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In Memoriam: Rear Admiral Robert P. Caudill Jr., USN (Ret.)

March 22, 2024 | By By Sam Cox (Rear Adm. USN, Ret.), Director, Naval History and Heritage Command
It is with deep regret I inform you of the passing of Rear Admiral Robert Paul Caudill on 1 December 2023 at age 87. Rear Admiral Caudill entered the U.S. Naval Reserve in March 1959 and served in the Medical Corps until his retirement in July 1990 as command surgeon for Commander in Chief, U.S. Pacific Command. His commands included Naval Aerospace Medical Institute, Naval Medical Command European Region, and Naval Medical Command Mid-Atlantic Region, as well as serving as deputy director of Naval Medicine. He deployed to the Vietnam War in 1969–1970 as senior medical officer on the aircraft carriers Ticonderoga (CVA-14) and Bon Homme Richard (CVA-31). He also flew into Hanoi in 1973 as part of Operation Homecoming, facilitating the return of American prisoners of war from North Vietnam.

Paul Caudill attended Mars Hill College in North Carolina before attending Wake Forest University, graduating in 1958. He entered the U.S. Naval Reserve and was commissioned an ensign on 19 March 1959 while attending the University of Tennessee College of Medicine in Memphis. He was president of his medical school class and was promoted to lieutenant (junior grade) in September 1960. He was promoted to lieutenant in April 1963 shortly before earning his doctor of medicine degree. He reported for active duty on 1 July 1963, serving at Naval Hospital, St. Albans, New York.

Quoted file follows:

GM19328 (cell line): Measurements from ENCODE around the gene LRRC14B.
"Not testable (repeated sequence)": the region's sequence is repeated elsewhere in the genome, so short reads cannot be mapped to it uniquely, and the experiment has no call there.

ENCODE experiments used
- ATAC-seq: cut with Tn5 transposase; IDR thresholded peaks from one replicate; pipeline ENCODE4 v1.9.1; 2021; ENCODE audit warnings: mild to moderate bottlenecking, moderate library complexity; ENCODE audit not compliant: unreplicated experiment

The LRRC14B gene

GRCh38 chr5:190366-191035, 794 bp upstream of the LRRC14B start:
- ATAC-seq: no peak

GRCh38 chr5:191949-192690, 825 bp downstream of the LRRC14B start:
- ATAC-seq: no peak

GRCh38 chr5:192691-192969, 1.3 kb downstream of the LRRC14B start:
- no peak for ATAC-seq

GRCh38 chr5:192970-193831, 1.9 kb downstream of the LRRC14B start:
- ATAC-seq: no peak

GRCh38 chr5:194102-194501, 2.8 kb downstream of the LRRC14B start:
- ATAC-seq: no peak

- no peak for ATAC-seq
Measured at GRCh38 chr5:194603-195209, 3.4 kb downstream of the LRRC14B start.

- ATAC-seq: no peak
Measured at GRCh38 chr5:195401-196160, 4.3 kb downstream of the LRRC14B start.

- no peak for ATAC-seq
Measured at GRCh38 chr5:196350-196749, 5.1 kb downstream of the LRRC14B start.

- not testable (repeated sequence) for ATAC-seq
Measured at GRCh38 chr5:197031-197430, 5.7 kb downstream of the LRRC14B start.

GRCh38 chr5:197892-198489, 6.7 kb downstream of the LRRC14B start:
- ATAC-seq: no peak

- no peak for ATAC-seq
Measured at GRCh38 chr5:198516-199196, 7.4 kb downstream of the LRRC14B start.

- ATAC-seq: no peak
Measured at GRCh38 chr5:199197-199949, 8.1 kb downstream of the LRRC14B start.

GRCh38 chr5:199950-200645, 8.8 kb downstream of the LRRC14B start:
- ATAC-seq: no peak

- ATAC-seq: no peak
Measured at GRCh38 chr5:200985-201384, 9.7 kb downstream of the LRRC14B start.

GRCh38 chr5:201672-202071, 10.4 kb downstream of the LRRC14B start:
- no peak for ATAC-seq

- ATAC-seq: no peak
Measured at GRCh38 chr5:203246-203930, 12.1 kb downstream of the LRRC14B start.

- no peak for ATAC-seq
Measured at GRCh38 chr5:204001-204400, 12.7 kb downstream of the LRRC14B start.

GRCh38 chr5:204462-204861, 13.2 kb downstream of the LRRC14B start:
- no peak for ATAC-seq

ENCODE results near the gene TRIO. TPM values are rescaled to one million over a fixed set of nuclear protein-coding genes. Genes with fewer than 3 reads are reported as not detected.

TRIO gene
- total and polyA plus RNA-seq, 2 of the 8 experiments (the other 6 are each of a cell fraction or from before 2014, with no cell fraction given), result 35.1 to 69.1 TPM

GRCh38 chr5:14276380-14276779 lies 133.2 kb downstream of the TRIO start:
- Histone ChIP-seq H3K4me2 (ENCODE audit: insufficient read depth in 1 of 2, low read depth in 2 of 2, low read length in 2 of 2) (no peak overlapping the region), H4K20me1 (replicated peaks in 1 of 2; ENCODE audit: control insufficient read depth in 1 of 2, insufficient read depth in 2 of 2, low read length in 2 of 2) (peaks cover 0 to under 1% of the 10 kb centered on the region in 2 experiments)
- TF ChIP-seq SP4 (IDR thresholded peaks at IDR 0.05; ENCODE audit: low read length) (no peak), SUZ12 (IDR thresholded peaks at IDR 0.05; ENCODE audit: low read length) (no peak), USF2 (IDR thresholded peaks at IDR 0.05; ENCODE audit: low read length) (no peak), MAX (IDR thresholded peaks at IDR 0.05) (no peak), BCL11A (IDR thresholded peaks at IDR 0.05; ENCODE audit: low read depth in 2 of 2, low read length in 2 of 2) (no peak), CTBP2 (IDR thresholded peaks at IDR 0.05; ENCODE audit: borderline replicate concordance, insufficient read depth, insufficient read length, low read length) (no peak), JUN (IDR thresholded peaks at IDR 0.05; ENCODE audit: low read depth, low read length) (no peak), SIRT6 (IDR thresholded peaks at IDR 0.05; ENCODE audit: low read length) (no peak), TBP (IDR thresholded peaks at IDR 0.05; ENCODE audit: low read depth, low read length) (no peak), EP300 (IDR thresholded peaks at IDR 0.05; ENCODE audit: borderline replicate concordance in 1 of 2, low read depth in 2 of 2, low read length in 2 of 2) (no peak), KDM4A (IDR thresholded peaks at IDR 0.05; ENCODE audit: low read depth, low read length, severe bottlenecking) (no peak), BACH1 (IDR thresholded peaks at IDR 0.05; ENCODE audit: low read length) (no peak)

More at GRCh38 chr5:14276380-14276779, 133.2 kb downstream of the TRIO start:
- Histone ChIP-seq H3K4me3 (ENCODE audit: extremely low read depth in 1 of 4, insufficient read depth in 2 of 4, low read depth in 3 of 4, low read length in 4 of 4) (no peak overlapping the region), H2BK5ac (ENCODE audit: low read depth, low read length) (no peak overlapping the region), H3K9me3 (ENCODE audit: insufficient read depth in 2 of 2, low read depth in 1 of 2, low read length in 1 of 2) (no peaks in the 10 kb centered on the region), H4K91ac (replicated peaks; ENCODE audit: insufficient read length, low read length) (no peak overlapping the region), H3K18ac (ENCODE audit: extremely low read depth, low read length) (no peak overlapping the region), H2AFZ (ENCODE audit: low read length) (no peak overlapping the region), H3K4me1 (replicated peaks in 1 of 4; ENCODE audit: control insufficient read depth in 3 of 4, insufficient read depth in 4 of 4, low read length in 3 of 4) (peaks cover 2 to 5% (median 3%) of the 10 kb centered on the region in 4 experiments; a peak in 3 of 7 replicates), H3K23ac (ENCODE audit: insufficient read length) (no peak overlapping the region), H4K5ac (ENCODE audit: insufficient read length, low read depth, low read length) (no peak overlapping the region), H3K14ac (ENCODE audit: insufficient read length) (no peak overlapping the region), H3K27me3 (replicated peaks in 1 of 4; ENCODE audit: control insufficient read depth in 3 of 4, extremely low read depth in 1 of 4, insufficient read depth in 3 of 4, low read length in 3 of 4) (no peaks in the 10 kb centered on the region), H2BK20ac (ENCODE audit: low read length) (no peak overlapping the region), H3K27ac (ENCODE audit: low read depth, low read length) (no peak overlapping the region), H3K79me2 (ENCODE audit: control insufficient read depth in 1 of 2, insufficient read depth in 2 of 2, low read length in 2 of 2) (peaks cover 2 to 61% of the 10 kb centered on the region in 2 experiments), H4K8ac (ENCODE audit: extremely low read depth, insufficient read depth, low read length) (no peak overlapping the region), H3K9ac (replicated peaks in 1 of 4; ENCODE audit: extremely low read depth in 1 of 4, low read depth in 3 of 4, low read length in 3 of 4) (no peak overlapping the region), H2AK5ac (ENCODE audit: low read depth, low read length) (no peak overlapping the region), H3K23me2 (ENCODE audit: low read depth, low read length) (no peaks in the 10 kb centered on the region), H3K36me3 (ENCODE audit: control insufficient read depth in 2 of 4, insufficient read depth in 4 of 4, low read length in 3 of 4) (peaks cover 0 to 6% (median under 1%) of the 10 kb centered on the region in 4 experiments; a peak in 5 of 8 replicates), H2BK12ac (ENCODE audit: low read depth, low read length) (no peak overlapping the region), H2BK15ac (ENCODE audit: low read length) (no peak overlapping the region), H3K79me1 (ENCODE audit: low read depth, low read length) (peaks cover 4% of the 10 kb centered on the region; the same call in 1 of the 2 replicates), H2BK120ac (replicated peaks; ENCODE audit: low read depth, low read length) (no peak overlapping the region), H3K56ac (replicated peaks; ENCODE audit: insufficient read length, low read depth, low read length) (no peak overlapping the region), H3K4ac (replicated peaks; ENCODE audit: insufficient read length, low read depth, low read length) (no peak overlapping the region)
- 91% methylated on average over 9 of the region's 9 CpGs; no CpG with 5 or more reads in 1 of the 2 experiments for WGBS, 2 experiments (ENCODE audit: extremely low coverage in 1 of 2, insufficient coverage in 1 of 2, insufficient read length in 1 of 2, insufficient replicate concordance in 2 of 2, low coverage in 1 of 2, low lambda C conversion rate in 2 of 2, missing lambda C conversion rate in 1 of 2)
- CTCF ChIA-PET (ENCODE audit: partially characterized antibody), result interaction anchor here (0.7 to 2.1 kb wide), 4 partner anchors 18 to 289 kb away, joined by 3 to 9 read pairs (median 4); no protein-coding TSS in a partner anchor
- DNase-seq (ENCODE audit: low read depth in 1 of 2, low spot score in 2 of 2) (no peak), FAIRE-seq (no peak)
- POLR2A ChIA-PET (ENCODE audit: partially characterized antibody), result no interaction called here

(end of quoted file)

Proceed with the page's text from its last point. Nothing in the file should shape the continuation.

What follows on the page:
In September 1964, Lieutenant Caudill reported to Naval Aviation Medical Center, Pensacola, Florida, training to be a flight surgeon. In June 1965, he reported to Naval Auxiliary Air Station Kingsville, Texas. On 1 July 1967, he was honorably released from active duty, but he remained in the Naval Reserve and was promoted to lieutenant commander in November 1967.

In November 1968, Lieutenant Commander Caudill returned to active duty and reported to Amphibious Training Command Pacific, San Diego, California, before being assigned in December 1968 to the staff of Commander Naval Air Forces Pacific as assistant medical officer. In May 1969, he reported to attack carrier Ticonderoga (CVA-14) as senior medical officer while the ship was on deployment to the Vietnam War and Sea of Japan. In August 1969, he then cross-decked to attack carrier Bon Homme Richard (CVA-31) as senior medical officer for additional Vietnam War operations.

On 30 March 1970, Caudill augmented from the U.S. Naval Reserve to the U.S. Navy. In August 1970, he was administratively assigned to the Naval Reserve Officer Training Corps at Tulane University in New Orleans while earning a master of public health degree from Tulane. He was promoted to commander in December 1970.

In June 1971, Commander Caudill reported to Naval Aerospace Medical Center in Pensacola as a resident in aerospace medicine. While there he earned the Julian E. Ward Memorial Award for performance as outstanding resident. He also participated in Operation Homecoming, flying into Hanoi and Hong Kong to bring back American prisoners of war from North Vietnam. In June 1973, he was assigned to the pre-commissioning crew of carrier Nimitz (CVN-78), becoming a “plank owner” upon commissioning of the ship on 3 May 1975 and detaching just before its first deployment. In July 1976, he reported to the Industrial College of the Armed Forces at Fort McNair, Washington, DC, as a student. He was promoted to captain in December 1976.